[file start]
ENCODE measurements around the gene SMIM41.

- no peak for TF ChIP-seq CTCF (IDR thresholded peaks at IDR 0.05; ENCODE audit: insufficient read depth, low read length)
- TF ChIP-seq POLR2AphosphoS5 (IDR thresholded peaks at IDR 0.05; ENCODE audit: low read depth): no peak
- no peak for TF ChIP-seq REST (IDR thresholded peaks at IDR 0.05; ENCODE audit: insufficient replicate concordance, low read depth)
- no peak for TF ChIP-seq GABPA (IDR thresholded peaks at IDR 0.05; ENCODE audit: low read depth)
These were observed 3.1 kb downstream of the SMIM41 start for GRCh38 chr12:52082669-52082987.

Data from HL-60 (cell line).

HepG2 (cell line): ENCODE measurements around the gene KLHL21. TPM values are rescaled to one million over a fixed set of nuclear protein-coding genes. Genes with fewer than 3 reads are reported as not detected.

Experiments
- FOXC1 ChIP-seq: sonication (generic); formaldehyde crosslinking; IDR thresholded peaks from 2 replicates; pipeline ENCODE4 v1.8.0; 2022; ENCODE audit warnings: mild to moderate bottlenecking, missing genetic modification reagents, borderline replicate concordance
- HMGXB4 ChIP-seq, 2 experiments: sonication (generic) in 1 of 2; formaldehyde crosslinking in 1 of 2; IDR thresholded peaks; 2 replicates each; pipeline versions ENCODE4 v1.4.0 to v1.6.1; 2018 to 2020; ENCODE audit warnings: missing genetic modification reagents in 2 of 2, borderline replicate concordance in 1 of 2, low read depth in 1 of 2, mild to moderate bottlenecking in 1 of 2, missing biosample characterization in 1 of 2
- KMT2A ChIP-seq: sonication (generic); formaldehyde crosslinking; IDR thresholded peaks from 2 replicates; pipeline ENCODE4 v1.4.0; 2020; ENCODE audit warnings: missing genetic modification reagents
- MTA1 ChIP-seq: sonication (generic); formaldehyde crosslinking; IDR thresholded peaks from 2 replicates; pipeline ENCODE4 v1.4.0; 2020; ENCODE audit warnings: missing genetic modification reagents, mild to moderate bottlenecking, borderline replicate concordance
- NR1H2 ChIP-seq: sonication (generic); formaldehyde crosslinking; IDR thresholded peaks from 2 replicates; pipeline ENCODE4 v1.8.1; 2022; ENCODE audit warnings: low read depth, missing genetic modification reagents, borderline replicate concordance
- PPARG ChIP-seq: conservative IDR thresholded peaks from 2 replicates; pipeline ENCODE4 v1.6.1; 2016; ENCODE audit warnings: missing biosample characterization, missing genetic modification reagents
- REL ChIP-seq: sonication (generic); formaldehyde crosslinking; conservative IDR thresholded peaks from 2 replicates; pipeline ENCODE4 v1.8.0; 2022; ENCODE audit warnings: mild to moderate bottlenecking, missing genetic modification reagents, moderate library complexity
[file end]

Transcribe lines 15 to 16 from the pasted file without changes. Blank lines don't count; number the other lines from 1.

- PPARG ChIP-seq: conservative IDR thresholded peaks from 2 replicates; pipeline ENCODE4 v1.6.1; 2016; ENCODE audit warnings: missing biosample characterization, missing genetic modification reagents
- REL ChIP-seq: sonication (generic); formaldehyde crosslinking; conservative IDR thresholded peaks from 2 replicates; pipeline ENCODE4 v1.8.0; 2022; ENCODE audit warnings: mild to moderate bottlenecking, missing genetic modification reagents, moderate library complexity